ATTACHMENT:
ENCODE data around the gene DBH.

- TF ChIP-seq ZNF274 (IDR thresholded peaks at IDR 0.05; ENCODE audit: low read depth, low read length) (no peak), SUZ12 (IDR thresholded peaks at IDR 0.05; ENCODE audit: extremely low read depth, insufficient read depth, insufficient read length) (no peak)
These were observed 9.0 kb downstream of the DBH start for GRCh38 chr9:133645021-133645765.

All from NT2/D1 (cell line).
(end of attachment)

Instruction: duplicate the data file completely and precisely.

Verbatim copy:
ENCODE data around the gene DBH.

- TF ChIP-seq ZNF274 (IDR thresholded peaks at IDR 0.05; ENCODE audit: low read depth, low read length) (no peak), SUZ12 (IDR thresholded peaks at IDR 0.05; ENCODE audit: extremely low read depth, insufficient read depth, insufficient read length) (no peak)
These were observed 9.0 kb downstream of the DBH start for GRCh38 chr9:133645021-133645765.

All from NT2/D1 (cell line).